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The elrepo repository has a 4.0 kernel that is built for CentOS 7 (also one for CentOS 6, which I am using). To use it, go to the elrepo.org site, import the public key, and install the elrepo-release RPM, as instructed on the home page. Then run
yum --enablerepo=elrepo-kernel install kernel-ml
(To avoid conflict with the standard kernel versions, the elrepo mainline kernel packages are named "kernel-ml".)
Distribution: Debian Sid AMD64, Raspbian Wheezy, various VMs
Originally Posted by veerain
No one can upgrade/update the kernel for distros but only distro developers can do that. Except for may be distros that are built from source and used.
I'm not sure exactly what you mean by this? I'm running kernel 4.0 on this laptop and kernel 3.19 on my desktop* -- both of which are running Debian Sid which only has kernel 3.16 installable if headers are required. I did so by building .deb packages using the source from kernel.com.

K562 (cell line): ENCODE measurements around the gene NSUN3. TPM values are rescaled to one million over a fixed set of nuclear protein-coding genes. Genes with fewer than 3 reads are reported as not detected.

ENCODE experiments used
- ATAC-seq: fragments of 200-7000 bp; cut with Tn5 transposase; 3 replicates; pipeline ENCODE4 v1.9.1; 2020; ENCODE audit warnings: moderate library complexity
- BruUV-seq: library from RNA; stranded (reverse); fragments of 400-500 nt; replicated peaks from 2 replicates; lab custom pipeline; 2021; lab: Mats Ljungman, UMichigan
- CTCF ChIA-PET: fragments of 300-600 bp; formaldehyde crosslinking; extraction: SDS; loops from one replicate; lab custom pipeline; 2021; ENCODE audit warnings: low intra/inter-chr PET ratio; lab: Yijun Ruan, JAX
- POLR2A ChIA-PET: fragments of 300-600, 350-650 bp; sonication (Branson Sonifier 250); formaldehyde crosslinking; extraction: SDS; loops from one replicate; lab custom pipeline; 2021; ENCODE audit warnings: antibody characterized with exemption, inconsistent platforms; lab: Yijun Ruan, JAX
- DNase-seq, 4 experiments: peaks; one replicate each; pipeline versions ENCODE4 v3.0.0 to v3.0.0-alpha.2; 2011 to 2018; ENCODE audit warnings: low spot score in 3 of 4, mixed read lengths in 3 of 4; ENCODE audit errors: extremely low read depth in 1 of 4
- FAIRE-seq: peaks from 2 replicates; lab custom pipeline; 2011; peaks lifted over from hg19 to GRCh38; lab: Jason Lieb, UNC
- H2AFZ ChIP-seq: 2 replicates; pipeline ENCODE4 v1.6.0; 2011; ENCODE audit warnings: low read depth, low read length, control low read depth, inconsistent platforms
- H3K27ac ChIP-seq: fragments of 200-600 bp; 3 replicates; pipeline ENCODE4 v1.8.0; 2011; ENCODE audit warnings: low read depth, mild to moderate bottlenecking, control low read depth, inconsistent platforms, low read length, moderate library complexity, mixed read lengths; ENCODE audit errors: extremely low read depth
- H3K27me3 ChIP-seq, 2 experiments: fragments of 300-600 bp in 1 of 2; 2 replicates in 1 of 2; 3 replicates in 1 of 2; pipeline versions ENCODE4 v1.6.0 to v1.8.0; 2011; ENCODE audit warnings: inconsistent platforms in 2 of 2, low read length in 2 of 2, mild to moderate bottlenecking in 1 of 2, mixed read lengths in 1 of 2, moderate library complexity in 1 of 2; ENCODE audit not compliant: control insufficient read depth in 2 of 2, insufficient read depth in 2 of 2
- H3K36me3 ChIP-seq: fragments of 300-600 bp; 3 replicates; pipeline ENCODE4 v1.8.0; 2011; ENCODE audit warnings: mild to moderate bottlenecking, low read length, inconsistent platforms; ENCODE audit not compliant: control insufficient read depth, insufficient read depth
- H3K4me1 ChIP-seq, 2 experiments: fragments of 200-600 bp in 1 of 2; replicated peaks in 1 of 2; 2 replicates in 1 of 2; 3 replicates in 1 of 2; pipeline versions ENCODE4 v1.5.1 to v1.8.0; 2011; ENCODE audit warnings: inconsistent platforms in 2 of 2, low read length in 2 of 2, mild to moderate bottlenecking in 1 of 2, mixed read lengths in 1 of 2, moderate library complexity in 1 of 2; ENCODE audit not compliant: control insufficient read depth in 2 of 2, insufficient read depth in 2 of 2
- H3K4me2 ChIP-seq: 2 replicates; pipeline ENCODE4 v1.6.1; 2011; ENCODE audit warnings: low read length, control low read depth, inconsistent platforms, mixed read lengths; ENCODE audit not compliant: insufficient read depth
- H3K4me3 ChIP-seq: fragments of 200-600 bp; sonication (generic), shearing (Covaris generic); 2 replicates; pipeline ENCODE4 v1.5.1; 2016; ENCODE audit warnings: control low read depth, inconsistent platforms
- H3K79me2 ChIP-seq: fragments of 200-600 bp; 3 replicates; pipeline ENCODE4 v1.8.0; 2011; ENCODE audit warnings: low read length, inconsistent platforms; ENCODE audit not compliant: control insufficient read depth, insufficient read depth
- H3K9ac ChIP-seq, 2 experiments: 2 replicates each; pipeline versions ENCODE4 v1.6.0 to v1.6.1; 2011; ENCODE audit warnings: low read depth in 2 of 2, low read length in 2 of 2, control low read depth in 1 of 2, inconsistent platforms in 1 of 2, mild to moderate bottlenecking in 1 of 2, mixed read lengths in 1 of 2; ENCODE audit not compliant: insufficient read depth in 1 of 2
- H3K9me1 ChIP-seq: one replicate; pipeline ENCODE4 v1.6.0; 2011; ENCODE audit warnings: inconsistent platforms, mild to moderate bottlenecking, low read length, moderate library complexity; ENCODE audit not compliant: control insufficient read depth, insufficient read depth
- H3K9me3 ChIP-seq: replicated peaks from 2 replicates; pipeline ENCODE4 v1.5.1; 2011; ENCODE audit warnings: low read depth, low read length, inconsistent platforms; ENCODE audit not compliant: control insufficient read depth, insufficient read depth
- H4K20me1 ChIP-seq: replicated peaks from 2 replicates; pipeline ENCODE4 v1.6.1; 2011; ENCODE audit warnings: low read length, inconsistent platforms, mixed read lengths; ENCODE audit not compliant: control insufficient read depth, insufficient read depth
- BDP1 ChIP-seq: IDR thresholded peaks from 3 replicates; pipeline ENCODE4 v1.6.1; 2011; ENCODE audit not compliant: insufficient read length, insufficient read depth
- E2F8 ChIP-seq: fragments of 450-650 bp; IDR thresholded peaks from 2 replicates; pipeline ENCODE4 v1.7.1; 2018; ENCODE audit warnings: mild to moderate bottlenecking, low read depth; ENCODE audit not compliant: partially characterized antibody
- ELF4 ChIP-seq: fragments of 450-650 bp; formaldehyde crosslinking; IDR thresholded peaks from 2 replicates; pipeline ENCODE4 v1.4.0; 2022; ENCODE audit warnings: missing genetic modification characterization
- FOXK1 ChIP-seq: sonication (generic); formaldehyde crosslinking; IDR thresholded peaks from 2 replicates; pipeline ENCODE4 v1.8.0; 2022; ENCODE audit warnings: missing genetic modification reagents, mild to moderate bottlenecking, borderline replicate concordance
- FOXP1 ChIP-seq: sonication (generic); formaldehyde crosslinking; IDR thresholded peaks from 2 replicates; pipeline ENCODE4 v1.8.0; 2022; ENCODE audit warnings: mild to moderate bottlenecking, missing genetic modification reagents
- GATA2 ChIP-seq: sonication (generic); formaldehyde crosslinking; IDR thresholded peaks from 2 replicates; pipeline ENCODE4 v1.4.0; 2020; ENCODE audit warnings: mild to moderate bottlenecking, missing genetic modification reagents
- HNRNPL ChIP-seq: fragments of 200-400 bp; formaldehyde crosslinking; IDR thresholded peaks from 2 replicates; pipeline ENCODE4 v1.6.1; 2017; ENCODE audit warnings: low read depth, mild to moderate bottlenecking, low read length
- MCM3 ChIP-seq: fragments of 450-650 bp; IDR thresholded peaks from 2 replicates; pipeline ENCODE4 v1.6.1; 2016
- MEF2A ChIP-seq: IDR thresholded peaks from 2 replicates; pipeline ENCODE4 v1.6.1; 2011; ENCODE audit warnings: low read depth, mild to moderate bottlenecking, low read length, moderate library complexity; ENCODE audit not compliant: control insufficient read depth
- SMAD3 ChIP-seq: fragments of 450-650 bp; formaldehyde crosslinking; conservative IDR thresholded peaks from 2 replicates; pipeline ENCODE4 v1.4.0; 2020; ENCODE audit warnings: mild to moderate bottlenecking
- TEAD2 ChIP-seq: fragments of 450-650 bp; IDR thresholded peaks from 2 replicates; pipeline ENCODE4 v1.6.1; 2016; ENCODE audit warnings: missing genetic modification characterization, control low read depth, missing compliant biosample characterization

*Problems with NVIDIA dkms not working with kernel 4.0.
Debian has a kernel-package package along with standard build tools. This will let you roll your own kernel package and not have to wait for said distro to adopt a new kernel. Bear in mind that a lot of patches (security wise) are back ported and even though a distros kernel might have an OLD version number, it may not be as OLD as it might seem in the package manager.
The build process is fairly simple if you're familiar with it. Copy the /boot/config, then make oldconfig, and other kernel build procedures. Which haven't changed much in 20+ years. Aside from a lot of girth from a larger source tree. And the resulting size of the kernel. At worst, try it, but keep the OLD kernel to recover with if it doesn't work.